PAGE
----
Chances of a ceasefire and quick return to normalcy are remote. Fearing the worst, I looked up commodity prices the other day to judge how far the damage might go. To my surprise, many prices that had soared at the onset of the war in February were now trending down, some quite sharply. In a few cases, prices were actually lower than a year ago.
The Passing Premium
Much has been written of the inflationary supply shock of the war. But it now seems the sharp rise in prices in February-March represented panic as much as, or more than, acute shortages. Markets are notorious for overshooting, and this looks like a good example. Declining prices since March flow from two causes. One is that Russia has been able to find ways to avoid most sanctions, reducing the supply shock.
The second is that world GDP is slowing sharply. The International Monetary Fund (IMF) reckons almost 70 countries are in dire danger of following Sri Lanka into debt default. The Bank of England forecasts outright recession. China’s crazy lockdown is creating ahara-kiri recession there.
This global slowdown means a fall in commodity demand. The International Energy Agency (IEA) estimated in March that sanctions on Russia would create an oil shortage of 3 million barrels a day. It has now revised that down to 1 million barrels a day because of slowing demand.
The table throws up some real surprises. Russia is the world’s biggest producer and exporter of palladium, a metal essential for anti-pollution equipment in automobiles. After the announcement of sanctions, palladium shot up to $3,000 an ounce in March. But this has now crashed to $1,908 an ounce, lower even than the rate of $2,200 a year ago.
Clearly, falling global auto production, induced both by a shortage of chips and fading demand, has reduced palladium demand so sharply that prices have fallendespite the supply shock of sanctions. Copper is a vital indicator of global economic health. Its current price of $4.16 a pound is below the peak of $4.80 reached two months ago, and lower even than the $4.70 a pound a year ago.
Aluminium has dropped very sharply from $3,750 a tonne two months ago to just $2,796 a tonne, and zinc from $4,500 atonne to $3,499 a tonne. These represent declines of 20% or more after the initial overshooting of prices in March. Silver is currently $21 an ounce, down from a peak of $28 an ounce in May-June last year. Gold at $1,800 an ounce is roughly the same as a year ago, and down from a peak of $2,050 two months ago.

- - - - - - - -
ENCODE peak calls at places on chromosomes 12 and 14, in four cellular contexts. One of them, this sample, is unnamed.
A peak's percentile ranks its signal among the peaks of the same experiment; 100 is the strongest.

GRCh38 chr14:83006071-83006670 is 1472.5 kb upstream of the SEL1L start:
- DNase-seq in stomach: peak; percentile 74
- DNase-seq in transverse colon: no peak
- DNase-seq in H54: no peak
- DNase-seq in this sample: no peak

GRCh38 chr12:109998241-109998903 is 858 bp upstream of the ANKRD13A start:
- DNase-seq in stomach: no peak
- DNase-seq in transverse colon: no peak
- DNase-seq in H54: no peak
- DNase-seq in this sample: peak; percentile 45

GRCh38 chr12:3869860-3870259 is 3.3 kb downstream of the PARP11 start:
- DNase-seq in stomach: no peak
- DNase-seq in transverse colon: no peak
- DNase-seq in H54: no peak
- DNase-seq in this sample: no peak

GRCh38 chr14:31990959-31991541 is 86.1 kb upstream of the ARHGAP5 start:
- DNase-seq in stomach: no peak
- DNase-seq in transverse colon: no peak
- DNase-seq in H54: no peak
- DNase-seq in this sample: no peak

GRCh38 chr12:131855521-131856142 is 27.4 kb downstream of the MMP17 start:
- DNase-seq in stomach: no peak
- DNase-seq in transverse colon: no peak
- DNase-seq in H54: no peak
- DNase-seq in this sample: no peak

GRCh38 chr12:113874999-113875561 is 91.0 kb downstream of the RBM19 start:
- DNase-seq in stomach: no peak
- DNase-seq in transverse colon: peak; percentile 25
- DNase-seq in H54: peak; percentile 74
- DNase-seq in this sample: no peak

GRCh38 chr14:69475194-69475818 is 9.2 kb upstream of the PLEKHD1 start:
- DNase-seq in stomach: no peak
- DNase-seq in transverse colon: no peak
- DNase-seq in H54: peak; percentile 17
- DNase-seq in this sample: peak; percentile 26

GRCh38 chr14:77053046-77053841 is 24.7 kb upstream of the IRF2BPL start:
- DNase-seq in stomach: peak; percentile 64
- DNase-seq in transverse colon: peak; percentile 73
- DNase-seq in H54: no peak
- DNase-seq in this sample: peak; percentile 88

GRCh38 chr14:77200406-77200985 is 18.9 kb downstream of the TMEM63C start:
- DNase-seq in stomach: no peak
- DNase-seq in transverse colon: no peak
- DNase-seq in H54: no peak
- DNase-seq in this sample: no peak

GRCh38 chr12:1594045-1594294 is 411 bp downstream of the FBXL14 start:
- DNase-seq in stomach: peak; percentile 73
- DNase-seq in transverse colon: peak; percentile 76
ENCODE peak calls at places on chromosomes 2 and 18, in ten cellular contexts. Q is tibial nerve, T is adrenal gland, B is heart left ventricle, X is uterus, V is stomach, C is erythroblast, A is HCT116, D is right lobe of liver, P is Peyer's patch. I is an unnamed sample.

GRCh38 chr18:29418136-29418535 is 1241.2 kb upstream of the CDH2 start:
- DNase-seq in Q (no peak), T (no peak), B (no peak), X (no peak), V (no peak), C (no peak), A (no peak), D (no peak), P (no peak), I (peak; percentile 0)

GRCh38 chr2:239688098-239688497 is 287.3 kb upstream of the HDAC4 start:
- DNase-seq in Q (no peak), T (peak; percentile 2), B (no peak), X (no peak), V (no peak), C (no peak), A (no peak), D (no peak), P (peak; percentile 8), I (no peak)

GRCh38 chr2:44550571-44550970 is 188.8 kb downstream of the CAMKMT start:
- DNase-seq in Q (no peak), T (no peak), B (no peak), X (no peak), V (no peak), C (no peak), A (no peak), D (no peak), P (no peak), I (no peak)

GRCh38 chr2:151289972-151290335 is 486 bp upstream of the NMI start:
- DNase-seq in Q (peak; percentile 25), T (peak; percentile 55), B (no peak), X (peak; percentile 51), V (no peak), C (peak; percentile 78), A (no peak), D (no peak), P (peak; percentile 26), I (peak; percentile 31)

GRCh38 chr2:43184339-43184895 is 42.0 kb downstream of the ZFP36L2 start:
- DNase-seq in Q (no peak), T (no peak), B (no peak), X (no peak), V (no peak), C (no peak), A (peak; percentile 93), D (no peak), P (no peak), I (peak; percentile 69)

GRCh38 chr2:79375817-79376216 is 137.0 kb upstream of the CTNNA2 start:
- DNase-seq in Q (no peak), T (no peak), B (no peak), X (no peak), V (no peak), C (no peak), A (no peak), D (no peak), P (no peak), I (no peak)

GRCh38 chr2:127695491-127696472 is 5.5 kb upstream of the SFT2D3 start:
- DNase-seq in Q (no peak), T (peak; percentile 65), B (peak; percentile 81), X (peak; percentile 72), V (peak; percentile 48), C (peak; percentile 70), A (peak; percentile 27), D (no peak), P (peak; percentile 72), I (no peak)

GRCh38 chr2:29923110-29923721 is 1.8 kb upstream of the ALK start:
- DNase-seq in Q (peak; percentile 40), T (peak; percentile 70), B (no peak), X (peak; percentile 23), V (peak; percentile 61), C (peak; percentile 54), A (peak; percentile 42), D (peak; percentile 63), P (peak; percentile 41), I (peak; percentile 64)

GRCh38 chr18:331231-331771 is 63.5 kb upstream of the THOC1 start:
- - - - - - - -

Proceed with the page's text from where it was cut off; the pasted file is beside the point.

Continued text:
Oil is the most important commodity. The price of Brent crude soared to almost $130 a barrel after the Russian invasion of Ukraine. It is now down to $108 a barrel. This echoes the trend in metals. The decline has been aided by the release of substantial amounts from the strategic oil reserves of countries like the US, and that will not continue long. The optimistic projection in India’s budget of oil at $75 a barrel will not look fanciful if a full-blooded recession occurs. None can rule out an escalation of the war that causes another surge in prices. Yet, the inflation optimists have a decent case.
Whither Money Plant?
The pessimists have a much stronger case in agricultural commodities, which have behaved very differently from metals. Farm prices were rising fast even before the war, and have gone even higher today with no sign of the decline evident in metals. While consumers may hope for relief in coming months on the fuel front, food prices look like staying high. Ditto for fertilisers, a key agricultural input of which Russia is an important supplier.
Cotton is an agricultural item but an industrial input. You might have thought its price would decline in the face of a recession. Instead, it has soared to $145 a pound from $80 a pound a year ago. Clearly agro-commodities are in a class of their own, with bad weather exacerbating other adverse trends.
To sum up, a weakening world economy is dampening industrial commodity prices. The panicky rise in all commodity prices in March spurred record inflation the world over in April and May. But the recent decline in metal and oil prices suggests less inflation in the rest of the year even if food prices stay high. We cannot rule out further zigzags in the Ukraine war with unforeseen consequences. But the good news is that the worst inflation may be behind us. The bad news is that this is being caused by a recession.